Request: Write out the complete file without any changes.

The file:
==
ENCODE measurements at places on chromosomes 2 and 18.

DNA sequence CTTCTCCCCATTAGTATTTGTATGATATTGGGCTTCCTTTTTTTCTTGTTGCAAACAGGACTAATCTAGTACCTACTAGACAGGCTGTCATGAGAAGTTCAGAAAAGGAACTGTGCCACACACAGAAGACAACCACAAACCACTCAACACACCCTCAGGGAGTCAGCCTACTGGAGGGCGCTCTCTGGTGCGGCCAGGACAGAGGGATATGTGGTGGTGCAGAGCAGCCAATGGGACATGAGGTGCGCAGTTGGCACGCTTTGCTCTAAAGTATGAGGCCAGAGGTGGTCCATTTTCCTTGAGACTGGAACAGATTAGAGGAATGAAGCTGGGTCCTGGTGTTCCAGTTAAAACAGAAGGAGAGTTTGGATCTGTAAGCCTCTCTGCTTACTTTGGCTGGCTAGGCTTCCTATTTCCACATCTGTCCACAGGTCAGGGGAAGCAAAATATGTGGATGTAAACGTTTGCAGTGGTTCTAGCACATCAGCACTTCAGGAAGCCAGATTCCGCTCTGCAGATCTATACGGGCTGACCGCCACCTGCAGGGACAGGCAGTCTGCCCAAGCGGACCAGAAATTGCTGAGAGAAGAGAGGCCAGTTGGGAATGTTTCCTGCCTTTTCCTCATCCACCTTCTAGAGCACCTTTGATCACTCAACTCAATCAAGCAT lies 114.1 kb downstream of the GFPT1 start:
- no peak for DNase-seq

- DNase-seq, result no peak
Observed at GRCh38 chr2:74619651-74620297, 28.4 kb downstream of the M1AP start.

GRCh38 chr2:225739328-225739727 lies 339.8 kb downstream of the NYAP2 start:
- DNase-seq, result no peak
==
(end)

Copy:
ENCODE measurements at places on chromosomes 2 and 18.

DNA sequence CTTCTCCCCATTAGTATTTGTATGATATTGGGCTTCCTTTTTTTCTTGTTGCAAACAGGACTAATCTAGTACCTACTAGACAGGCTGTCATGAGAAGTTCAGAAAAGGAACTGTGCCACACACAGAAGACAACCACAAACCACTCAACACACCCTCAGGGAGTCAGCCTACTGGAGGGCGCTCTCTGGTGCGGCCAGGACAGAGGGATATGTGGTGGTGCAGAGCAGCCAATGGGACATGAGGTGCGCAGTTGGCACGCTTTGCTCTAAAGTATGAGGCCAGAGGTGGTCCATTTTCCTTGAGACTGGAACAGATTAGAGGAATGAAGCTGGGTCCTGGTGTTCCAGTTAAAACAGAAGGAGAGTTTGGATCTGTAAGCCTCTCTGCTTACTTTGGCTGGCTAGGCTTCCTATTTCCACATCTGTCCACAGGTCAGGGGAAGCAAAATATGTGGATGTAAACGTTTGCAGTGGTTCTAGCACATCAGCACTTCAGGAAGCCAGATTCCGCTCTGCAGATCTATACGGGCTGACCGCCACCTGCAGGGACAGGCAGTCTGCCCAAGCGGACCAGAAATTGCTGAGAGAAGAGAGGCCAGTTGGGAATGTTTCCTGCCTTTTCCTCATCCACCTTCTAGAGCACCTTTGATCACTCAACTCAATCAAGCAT lies 114.1 kb downstream of the GFPT1 start:
- no peak for DNase-seq

- DNase-seq, result no peak
Observed at GRCh38 chr2:74619651-74620297, 28.4 kb downstream of the M1AP start.

GRCh38 chr2:225739328-225739727 lies 339.8 kb downstream of the NYAP2 start:
- DNase-seq, result no peak